If you don’t want the upheaval of moving, or you just couldn’t imagine leaving your home, that’s understandable. The options listed below could be more suitable for you.

Learn more: equity release or downsize?


You could consider borrowing against the equity in your home by remortgaging. If you’ve been paying off your mortgage for a while, or you’ve paid it off altogether, you’ll have built up equity in your property over time – and you could borrow money against that equity to give to your children or grandchildren.

For older borrowers, though, it isn’t always easy to remortgage to release equity to buy another property. It depends on your circumstances and the individual lenders. For example, you’ll need to prove that the income from your pension would be more than enough to cover the repayments on the mortgage – to make sure it’s affordable for you.

Find out more in remortgage or equity release?

grown-up daughter embracing her mother

Equity release

If you’re a homeowner aged 55 or over, equity release is another way of releasing equity from your home to help buy another property for a loved one. That’s because a lifetime mortgage (the most popular type of equity release plan) allows you to tap into the value in your property without having to sell up and move.

With equity release, you can get hold of your money as a tax-free lump sum or in smaller amounts as and when you need them. Then the money is yours to spend as you wish – whether that’s helping a child or grandchild onto the property ladder, or keeping it for yourself.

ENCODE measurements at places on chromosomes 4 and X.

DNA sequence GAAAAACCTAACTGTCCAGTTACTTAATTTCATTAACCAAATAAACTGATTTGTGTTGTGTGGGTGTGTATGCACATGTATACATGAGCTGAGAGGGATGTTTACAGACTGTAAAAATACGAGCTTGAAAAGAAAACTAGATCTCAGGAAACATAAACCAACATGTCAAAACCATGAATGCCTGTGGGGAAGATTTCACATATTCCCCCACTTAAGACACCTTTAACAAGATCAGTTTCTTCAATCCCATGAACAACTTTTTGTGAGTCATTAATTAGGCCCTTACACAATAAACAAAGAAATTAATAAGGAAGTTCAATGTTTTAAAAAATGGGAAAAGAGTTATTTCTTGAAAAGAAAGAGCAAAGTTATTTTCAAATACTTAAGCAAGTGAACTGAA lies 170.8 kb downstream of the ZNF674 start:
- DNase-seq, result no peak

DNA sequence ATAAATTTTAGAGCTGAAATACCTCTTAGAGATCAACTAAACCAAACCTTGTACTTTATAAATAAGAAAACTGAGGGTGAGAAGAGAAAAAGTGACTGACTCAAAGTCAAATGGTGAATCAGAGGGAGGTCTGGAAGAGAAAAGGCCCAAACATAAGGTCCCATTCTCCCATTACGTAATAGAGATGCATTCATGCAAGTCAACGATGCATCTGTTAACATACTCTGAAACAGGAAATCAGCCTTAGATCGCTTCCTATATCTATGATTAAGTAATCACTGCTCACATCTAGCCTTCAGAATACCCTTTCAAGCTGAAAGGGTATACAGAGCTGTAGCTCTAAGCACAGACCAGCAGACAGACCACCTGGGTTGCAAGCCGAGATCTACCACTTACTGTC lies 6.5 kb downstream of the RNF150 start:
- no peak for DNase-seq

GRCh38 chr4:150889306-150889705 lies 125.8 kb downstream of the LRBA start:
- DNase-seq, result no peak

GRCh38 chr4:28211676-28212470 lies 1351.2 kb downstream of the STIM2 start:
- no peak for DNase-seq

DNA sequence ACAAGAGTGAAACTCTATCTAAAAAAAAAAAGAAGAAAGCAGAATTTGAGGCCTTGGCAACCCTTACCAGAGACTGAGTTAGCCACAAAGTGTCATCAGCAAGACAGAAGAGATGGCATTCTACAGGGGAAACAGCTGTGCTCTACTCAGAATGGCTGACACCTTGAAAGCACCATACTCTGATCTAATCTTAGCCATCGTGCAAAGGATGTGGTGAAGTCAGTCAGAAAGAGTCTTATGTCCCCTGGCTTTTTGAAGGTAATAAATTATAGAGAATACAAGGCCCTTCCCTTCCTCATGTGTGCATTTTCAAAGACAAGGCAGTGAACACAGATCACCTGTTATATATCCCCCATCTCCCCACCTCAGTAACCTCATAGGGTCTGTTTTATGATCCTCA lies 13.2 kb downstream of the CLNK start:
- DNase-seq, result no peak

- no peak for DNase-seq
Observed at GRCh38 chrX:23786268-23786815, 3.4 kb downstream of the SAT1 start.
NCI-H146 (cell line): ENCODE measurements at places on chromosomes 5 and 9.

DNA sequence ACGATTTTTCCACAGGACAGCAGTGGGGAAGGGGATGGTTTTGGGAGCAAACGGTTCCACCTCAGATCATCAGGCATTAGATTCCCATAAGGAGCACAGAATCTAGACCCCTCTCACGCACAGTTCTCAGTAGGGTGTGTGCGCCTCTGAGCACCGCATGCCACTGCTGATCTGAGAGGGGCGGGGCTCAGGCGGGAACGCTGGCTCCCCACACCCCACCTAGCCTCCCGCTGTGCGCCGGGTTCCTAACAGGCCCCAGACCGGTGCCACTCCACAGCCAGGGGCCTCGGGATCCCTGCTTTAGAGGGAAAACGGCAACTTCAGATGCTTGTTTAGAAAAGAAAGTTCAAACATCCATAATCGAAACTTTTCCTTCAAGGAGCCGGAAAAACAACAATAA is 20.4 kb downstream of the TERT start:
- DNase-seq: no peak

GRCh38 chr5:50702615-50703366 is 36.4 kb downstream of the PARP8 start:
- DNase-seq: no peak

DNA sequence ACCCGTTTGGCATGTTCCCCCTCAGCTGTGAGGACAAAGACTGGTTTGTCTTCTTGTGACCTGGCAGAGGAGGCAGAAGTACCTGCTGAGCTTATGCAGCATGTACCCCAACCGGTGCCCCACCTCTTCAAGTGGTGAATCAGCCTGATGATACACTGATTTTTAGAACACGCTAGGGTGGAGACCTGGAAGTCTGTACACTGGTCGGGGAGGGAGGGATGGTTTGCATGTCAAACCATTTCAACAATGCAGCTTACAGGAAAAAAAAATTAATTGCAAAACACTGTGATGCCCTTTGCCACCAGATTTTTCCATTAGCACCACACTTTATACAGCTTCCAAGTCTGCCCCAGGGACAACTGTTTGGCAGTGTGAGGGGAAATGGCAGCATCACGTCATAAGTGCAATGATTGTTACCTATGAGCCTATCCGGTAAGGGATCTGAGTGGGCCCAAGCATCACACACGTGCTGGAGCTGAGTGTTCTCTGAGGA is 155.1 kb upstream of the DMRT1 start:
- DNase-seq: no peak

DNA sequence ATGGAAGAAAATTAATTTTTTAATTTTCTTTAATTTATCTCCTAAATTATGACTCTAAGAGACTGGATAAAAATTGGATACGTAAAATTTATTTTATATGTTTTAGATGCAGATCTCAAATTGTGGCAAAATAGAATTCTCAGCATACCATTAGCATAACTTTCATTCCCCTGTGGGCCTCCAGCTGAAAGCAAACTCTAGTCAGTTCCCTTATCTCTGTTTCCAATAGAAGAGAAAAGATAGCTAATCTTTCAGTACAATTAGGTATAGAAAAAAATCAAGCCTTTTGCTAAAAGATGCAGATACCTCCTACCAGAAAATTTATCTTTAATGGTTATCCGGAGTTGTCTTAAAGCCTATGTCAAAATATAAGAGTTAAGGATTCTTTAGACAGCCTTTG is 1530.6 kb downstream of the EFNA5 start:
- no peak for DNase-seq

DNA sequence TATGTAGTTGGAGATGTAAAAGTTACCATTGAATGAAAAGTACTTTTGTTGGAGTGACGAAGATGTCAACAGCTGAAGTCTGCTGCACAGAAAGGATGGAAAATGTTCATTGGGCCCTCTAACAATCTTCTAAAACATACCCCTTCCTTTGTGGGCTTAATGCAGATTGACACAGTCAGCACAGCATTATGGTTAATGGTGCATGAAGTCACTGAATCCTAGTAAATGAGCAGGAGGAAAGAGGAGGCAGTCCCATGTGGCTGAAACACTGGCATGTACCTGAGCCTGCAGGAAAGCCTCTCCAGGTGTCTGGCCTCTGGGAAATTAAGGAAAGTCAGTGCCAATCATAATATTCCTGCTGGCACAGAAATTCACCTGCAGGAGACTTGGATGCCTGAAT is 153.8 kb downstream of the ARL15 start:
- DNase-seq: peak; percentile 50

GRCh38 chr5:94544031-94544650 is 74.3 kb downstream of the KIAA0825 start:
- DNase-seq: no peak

Affordability isn’t an issue, as you don’t have to worry about monthly repayments (although it’s possible to make them, if you’d like to). Instead, your loan plus interest is repayable when your own home is sold, which is usually when you pass away or move into long-term care.

See how much cash you could unlock – try our free equity release calculator

It’s an early inheritance

Whether it’s a full mortgage deposit or a boost to their savings, your gift could provide a welcome leg-up to your children or grandchildren when they really need it. One way to look at it is that you’re giving them their inheritance early – rather than waiting until you’re gone – and you’ll get to see the joy it brings to their lives during your lifetime.

That said, equity release isn’t right for everyone. So make sure you do your homework first. And you should always get advice from a professional before making any final decisions.

Helping the family with equity release

family holding a miniature house in their hands

Take care of yourself

However you’re planning on helping a family member onto the property ladder, it’s important to take your own financial needs into account as well.

For example, if you decide to unlock funds from your home with equity release, you may want to use some of the funds to help make your retirement more comfortable. And then anything left over could go to your children or grandchildren.

Before you make any big financial decisions – including releasing equity from your home to buy another for your children or grandchildren, or giving their finances a boost – it’s important to seek advice from an expert adviser. They can also talk you through the possible inheritance tax implications of giving money away to your family.

The SunLife Over 55 Equity Release Service is on hand to help, so feel free to call to find out more.

How much money do you need in retirement?

Releasing the equity in your home is a big decision. It’s important to consider all of your options before deciding whether this is the right way for you to finance your plans.

You should always seek professional advice so you understand what’s involved and the fees you’ll need to pay. An expert adviser will be able to assess your personal situation and advise you on the best option for you.

For extra reassurance, you could get a specialist solicitor to explain your legal obligations.

It’s also important to include your family in the decision so they understand how it would work for you and affect them, particularly in relation to inheritance.